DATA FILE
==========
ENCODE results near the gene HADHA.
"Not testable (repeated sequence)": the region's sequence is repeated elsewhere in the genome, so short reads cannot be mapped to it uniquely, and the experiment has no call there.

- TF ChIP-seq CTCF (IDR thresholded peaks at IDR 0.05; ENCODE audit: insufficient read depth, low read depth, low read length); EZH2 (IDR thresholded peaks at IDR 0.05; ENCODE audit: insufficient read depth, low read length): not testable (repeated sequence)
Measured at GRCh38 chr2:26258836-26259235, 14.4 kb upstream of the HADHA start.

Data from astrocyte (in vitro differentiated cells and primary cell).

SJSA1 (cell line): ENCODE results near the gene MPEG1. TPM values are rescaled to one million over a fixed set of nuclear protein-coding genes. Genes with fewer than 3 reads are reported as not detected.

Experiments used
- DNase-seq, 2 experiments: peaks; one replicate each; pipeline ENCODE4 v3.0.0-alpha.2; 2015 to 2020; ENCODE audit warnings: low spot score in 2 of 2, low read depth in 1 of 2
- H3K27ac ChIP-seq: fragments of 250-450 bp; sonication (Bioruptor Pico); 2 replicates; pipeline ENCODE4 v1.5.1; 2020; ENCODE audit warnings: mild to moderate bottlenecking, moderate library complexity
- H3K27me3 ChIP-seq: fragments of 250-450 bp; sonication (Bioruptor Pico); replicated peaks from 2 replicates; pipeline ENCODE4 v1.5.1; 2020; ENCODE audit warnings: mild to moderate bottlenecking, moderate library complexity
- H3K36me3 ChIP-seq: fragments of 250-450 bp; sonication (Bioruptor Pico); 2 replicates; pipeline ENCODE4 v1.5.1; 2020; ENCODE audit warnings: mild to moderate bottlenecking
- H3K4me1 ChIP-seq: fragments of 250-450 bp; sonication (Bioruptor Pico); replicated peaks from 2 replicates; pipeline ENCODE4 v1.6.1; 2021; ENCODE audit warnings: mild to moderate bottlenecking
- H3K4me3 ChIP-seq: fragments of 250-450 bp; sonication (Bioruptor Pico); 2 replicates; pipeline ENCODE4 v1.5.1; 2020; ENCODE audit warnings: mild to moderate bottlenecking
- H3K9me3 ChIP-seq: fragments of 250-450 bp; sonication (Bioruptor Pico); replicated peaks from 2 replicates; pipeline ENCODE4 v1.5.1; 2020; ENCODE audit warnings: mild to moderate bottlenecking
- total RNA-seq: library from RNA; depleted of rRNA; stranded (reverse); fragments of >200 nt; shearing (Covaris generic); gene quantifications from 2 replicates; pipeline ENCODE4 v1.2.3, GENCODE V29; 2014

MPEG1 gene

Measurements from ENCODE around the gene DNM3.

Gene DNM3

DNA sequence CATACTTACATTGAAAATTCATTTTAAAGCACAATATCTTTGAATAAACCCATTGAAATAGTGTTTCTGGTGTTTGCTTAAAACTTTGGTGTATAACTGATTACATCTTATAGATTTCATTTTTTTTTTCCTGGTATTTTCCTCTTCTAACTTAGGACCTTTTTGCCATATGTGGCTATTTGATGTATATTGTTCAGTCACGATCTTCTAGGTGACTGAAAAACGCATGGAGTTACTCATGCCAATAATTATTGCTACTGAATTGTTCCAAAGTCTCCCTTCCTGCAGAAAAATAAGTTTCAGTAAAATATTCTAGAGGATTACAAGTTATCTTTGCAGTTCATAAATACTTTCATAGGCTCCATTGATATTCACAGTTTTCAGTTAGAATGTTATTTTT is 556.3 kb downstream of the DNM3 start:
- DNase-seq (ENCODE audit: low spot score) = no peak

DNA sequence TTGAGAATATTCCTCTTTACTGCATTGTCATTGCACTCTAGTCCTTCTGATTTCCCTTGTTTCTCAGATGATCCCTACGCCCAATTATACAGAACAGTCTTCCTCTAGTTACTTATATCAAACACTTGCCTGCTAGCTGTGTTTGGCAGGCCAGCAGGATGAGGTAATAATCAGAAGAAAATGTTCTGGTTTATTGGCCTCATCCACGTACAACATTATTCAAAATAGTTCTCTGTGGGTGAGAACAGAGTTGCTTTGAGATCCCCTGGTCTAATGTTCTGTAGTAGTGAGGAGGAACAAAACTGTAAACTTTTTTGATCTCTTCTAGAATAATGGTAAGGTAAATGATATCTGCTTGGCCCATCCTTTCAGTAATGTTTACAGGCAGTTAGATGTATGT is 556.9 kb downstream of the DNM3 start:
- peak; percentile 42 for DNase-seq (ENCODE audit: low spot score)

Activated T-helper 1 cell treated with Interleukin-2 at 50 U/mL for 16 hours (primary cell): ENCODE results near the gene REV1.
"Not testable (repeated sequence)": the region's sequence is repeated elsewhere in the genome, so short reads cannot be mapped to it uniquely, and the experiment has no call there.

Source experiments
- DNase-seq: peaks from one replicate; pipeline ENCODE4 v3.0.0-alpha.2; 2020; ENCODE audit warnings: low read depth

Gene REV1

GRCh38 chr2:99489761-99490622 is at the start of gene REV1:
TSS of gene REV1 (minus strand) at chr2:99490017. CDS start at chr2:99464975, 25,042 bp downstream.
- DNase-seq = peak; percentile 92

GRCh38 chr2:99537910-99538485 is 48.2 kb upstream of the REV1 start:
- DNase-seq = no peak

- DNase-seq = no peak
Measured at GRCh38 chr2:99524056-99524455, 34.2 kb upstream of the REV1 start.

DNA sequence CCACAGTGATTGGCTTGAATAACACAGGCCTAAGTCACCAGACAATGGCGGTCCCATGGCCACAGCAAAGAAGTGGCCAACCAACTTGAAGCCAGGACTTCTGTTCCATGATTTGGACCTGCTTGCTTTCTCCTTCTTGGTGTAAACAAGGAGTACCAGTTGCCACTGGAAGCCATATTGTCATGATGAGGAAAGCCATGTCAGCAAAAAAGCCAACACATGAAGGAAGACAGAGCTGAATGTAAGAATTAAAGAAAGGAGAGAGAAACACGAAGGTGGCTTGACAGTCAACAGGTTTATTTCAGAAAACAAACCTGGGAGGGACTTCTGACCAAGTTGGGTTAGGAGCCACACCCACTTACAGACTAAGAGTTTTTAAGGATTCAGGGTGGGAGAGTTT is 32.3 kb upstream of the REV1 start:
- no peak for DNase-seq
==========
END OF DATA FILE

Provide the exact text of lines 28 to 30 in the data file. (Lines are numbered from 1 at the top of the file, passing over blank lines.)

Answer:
GRCh38 chr2:99489761-99490622 is at the start of gene REV1:
TSS of gene REV1 (minus strand) at chr2:99490017. CDS start at chr2:99464975, 25,042 bp downstream.
- DNase-seq = peak; percentile 92